The autistic Bible
Reading about the birth of Moses as an autistic person throws a whole new light on the story, reflects Caroline Henthorne
It is 1970-something and I am a child in a Sunday school class being told the story of the birth of Moses. It’s all rather shocking: the teacher explains that the midwives lied to Pharaoh and that this was the right thing to do!
Ten years ago, I was diagnosed as being on the autistic spectrum. Autistic people are by nature honest to the point of bluntness, and suspicious of the idea that it is ever right or necessary to lie. As a child in Sunday school, I had been presented with the all-pervasive cultural assumption of the non-autistics that lies serve some other purpose than obscuring the truth. What if I chose not to believe that?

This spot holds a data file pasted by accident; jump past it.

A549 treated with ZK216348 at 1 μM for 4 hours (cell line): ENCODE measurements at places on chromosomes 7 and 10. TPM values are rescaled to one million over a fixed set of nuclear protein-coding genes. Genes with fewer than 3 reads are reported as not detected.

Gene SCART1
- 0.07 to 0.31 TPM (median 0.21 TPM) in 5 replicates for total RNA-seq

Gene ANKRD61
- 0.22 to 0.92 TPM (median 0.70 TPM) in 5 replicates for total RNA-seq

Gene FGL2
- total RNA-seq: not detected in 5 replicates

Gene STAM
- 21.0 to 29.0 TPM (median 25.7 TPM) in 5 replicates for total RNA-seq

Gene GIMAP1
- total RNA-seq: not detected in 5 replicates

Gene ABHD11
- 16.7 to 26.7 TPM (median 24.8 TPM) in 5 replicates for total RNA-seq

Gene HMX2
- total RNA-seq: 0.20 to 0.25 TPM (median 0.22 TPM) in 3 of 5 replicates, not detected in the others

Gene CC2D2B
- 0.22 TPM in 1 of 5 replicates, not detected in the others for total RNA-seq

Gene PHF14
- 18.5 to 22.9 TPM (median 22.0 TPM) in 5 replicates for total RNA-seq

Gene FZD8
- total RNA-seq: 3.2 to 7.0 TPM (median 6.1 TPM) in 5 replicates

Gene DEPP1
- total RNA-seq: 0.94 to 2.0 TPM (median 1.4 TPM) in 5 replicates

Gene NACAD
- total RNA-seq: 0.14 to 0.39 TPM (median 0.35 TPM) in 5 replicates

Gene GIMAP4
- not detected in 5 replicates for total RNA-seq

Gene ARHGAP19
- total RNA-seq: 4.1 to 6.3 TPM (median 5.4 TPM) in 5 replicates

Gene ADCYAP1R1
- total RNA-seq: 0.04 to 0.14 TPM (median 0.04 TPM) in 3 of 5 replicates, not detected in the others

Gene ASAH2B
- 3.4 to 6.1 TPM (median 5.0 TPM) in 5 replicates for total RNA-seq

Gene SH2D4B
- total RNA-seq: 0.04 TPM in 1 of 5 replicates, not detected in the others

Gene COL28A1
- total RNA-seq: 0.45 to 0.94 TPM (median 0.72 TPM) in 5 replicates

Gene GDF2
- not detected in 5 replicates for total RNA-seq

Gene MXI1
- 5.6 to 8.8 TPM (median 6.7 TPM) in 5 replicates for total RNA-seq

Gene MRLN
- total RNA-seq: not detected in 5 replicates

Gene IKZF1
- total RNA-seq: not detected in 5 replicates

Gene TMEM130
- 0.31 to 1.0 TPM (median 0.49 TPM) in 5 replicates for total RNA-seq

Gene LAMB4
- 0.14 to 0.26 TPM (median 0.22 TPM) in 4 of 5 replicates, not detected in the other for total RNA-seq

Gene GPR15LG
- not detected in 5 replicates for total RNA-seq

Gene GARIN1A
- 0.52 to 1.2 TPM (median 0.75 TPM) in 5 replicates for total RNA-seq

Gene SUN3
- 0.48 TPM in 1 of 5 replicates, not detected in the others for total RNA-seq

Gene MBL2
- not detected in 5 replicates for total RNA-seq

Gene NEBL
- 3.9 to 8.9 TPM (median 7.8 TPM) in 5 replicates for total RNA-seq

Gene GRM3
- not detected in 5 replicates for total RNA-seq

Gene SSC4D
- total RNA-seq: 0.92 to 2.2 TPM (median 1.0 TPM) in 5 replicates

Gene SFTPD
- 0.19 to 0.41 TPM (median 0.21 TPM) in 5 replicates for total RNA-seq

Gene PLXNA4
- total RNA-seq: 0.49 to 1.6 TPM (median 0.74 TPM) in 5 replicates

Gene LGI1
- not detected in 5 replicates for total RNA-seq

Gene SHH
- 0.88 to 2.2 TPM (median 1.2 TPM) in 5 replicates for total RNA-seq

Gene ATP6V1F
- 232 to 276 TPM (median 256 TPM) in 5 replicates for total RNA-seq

There has always been debate over how literally to interpret the Bible. It was written, one assumes, in the main, by people who, had they lived today, would not be diagnosed as being on the autistic spectrum. The Bible has its own storytelling style, sometimes poetic in nature, and there are cultural as well as stylistic issues which get lost in translation. But what if I were to assert my right as a literal thinker, cast in the divine image, to take the Bible at its word and choose to take what the midwives said literally? The results are liberating…
This is an extract from the April 2016 edition of Reform.